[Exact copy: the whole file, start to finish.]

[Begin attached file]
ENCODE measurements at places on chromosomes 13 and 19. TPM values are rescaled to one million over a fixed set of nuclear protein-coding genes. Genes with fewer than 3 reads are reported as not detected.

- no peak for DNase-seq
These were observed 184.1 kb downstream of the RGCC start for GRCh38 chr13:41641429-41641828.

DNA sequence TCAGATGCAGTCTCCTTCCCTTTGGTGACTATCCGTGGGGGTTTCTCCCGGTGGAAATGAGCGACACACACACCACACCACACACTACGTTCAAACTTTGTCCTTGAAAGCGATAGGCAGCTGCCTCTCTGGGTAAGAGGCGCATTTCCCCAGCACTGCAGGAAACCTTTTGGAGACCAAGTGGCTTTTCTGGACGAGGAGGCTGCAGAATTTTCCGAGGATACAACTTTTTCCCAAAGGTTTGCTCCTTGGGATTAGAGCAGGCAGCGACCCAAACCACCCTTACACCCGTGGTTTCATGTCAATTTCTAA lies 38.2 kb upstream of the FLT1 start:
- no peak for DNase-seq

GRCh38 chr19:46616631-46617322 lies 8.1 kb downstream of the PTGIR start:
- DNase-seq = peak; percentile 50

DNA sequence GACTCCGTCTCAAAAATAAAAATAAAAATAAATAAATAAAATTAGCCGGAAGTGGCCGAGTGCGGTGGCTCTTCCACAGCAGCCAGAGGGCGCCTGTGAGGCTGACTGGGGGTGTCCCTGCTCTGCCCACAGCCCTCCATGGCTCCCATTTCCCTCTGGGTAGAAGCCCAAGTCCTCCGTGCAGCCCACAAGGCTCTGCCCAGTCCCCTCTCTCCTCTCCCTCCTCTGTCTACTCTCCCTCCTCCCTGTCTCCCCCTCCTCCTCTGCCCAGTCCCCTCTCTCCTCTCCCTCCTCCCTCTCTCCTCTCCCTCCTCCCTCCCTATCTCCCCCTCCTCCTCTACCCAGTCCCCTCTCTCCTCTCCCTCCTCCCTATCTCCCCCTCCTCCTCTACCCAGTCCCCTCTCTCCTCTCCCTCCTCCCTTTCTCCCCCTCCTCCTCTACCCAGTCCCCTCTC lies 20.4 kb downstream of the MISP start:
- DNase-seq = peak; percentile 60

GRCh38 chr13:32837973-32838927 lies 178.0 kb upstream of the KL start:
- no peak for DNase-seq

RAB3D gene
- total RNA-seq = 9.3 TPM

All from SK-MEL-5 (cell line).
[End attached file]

ENCODE measurements at places on chromosomes 13 and 19. TPM values are rescaled to one million over a fixed set of nuclear protein-coding genes. Genes with fewer than 3 reads are reported as not detected.

- no peak for DNase-seq
These were observed 184.1 kb downstream of the RGCC start for GRCh38 chr13:41641429-41641828.

DNA sequence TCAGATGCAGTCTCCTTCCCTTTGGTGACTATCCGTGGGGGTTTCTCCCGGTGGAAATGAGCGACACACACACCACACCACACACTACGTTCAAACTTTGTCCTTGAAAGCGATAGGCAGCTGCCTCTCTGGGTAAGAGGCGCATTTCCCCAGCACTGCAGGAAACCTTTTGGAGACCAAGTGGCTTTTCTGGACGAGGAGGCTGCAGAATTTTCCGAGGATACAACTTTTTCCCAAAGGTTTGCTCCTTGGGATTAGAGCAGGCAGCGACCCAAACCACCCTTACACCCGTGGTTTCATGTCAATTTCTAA lies 38.2 kb upstream of the FLT1 start:
- no peak for DNase-seq

GRCh38 chr19:46616631-46617322 lies 8.1 kb downstream of the PTGIR start:
- DNase-seq = peak; percentile 50

DNA sequence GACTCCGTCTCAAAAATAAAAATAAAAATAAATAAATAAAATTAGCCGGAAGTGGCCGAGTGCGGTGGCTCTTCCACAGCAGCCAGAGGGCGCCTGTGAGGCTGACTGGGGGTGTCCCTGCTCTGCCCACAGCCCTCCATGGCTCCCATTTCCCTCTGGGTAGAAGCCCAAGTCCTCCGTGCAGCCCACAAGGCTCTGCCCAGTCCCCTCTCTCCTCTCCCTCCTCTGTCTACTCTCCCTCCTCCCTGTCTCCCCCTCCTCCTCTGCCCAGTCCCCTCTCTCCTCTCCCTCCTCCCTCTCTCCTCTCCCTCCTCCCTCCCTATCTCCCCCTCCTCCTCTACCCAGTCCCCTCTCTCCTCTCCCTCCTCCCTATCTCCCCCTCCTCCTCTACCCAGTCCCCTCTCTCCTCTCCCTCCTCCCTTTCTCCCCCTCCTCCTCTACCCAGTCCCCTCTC lies 20.4 kb downstream of the MISP start:
- DNase-seq = peak; percentile 60

GRCh38 chr13:32837973-32838927 lies 178.0 kb upstream of the KL start:
- no peak for DNase-seq

RAB3D gene
- total RNA-seq = 9.3 TPM

All from SK-MEL-5 (cell line).